Here in the UK, what happens on a hen do is quite a standard procedure that we all know and love (mostly). We invite all our best girlfriends, we do some fun activities, we humiliate the bride a little with silly outfits, we enjoy a drink or three, we party.
But what happens on a hen party in other countries? Do the Dutch enjoy an assault course day? Do the Chinese head to a spa just like us? We’ve uncovered some different, and sometimes bizarre, hen do traditions from around the world.
In South Africa, a hen party is more often known as a “Kitchen Tea”, which sounds like (and is) an altogether more sedate affair than what we are used to in the UK.
The Kitchen Tea is more akin to a Bridal Shower and usually takes place one afternoon before the wedding. The bride’s friends arrive with a gift that is suitable to be used in the bride’s (new) kitchen. The idea is to ply the couple’s home with all the necessary home appliances and kitchen accessories to ensure they have a smooth start into married life.
Traditional Kitchen Tea gifts were mixing bowls, china plates and cutlery, however since many couples now already have a fully-stocked kitchen together before they are married, gifts now tend to be other items just for the bride.
What a relief because it seems a tad antiquated to us to assume that the bride is even interested in receiving items for her kitchen to presumably spend her days cooking for her husband, but that’s tradition for you!
In central China there is quite a strange pre-wedding custom that takes place, and it involves crying.
It stems from an ancient Chinese tradition of brides being expected to cry on their wedding day or they would be looked down upon for being uncultured by other villagers.
Nowadays it is less common, but once the bride starts crying, she is swiftly followed by her mother, grandmother, sisters and aunts. This can apparently go on for days or even weeks before the wedding!
In India, the closest equivalent to a hen do is the Mehendi Party. This is a party thrown in the run up to the wedding, often the day before, to celebrate the bride’s upcoming marriage. Traditionally, the bride will have beautiful and intricate designs painted on her hands and arms by a henna artist.
The patterns used represent luck, love a positivity and there is often great food and raucous dancing at the Mehendi party too.
In France there is a rather morbid hen party custom which is known as “Enterrement de vie de jeune fille” which basically translates as “Burial of life as a young woman.” Lovely.
It sometimes even involves a coffin containing items from life before the couple decided to marry which is actually buried.
Poor Argentinian brides might face a rather embarrassing event in the run up to their marriage. In the past, brides would be driven around the town naked in order to announce their upcoming nuptials!
We can only image this was to let the rest of the town’s men know what they’d missed out on but we hope this doesn’t happen too often now, for the bride’s sake.
German brides take the pre-wedding celebrations very seriously and there are usually not one but two types of hen party before they marry.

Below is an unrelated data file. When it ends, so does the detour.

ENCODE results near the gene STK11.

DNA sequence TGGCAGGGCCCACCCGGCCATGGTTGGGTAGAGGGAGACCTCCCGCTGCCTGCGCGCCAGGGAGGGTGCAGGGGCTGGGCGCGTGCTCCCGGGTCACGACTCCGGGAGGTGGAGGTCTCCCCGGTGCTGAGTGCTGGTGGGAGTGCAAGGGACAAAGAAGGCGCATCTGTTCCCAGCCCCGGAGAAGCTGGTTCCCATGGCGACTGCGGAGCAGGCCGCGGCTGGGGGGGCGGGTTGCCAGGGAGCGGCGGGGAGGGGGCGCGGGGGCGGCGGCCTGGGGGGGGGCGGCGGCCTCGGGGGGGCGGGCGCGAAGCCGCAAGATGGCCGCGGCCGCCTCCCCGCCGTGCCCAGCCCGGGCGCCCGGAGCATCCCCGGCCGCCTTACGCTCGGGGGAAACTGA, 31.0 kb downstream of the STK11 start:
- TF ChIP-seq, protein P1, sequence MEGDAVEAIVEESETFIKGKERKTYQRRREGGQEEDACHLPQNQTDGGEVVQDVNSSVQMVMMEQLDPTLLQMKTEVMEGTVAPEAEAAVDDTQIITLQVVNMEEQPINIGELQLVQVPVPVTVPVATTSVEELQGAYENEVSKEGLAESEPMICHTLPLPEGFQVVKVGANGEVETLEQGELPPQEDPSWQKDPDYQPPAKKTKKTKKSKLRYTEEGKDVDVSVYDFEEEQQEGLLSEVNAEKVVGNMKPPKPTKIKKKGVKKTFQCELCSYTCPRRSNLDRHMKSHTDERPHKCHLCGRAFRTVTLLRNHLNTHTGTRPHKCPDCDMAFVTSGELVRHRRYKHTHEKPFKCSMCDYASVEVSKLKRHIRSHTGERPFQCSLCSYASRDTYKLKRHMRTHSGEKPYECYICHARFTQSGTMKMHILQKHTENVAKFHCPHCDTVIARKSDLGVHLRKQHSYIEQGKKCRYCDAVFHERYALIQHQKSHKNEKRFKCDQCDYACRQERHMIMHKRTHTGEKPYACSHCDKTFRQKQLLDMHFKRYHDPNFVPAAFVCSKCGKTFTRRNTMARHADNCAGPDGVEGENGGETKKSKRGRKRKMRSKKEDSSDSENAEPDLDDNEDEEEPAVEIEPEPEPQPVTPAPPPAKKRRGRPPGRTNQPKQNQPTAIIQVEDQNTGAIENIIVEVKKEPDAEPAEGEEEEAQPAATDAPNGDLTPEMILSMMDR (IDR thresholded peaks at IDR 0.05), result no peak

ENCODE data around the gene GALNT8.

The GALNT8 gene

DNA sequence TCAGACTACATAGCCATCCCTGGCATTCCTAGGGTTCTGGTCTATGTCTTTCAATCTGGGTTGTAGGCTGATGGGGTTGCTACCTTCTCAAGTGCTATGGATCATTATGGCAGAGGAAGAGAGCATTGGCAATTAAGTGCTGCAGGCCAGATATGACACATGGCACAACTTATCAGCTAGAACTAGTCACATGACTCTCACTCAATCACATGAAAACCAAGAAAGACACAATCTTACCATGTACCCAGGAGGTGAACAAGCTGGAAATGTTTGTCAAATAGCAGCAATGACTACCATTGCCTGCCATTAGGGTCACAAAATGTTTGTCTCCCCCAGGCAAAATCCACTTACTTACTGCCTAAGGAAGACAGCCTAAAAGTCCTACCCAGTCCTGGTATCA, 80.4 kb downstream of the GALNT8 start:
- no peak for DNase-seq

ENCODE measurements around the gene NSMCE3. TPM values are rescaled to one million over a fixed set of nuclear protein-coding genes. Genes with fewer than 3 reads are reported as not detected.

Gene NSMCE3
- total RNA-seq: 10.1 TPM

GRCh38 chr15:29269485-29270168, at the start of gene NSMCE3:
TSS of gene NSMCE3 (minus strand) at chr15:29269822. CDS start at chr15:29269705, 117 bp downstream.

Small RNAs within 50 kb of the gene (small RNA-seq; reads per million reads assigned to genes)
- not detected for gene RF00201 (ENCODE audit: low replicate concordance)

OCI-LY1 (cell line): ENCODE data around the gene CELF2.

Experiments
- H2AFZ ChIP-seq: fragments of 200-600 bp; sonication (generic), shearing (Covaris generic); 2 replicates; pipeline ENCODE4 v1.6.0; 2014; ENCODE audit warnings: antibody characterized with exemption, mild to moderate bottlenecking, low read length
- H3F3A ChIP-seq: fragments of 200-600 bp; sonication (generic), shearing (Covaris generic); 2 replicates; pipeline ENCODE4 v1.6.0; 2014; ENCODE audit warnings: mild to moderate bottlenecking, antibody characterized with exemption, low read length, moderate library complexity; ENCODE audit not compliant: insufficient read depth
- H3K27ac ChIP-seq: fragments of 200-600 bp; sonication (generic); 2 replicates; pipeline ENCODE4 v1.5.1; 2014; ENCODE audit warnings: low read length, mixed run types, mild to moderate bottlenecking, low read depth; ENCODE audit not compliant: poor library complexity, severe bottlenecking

Firstly, it is common to gather up your best friends and head out for the day dressed in the silliest outfit you can imagine, while wielding a box of goodies that you are tasked with selling to the general public!
The goodies are usually small items such as packs of tissues, lighters, and shots. These are sold for a couple of Euros each to willing passers by with the idea being that this will help fund the bride’s final night of freedom!
Secondly, there is the Polterabend. This usually takes place the night before the wedding and involves the bride and groom smashing plates together with their friends and family. It is thought that this will bring the couple good luck.
The German word for hen party is also one of the best and longest words you’ll ever have the delight of not being able to pronounce: Junggesellenabschiedsfeier.
Rather than celebrating before the wedding, in South Korea there is a ceremony after the marriage called Pyebaek.
Usually just family is present and it involves older members of the family throwing Korean dates and chesnuts (which are supposed to represent children) at the bride which she has to try and catch in her skirt.
Talk about pressure! Just another strange wedding tradition from around the world.
While not a specific hen party tradition, there is a pre-wedding custom in Mauritania which involves the bride eating as much as possible in order to be ‘fattened up’ ready for the wedding. Sounds good to us.
In this country in Northwest Africa, the bigger the bride the better!
In Scotland a type of hen party know as “Blackening the Bride” used to be commonplace and still happens in more rural areas. This has got to be one of the most strange hen party traditions around the world!
It started off with applying soot to the feet as it was thought to be lucky, but then developed into a much messsier affair!
The bride (and also the groom) would be covered in any kind of sticky substance, often a mixture of eggs, butter, flower, treacle, boot polish and feathers. Locals would throw this at the bride as she is paraded around the town.
All sounds rather bizarre!
In the states, the birthplace of the hen do as we know it, a hen party is usually called a Bachelorette Party or a Bridal Shower. Since our celebrations are based on American ones, their traditions don’t differ much from British hen dos.
Who knows, you might love one of these foreign hen party traditions so much that you decide to use if for your own!
If none of these foreign hen party traditions float your boat, check out our list of the best hen party ideas in the UK.
What is your favourite hen party custom from elsewhere in the world? Would you consider trying out any of these ideas at your own hen do?
Let us know in the comments!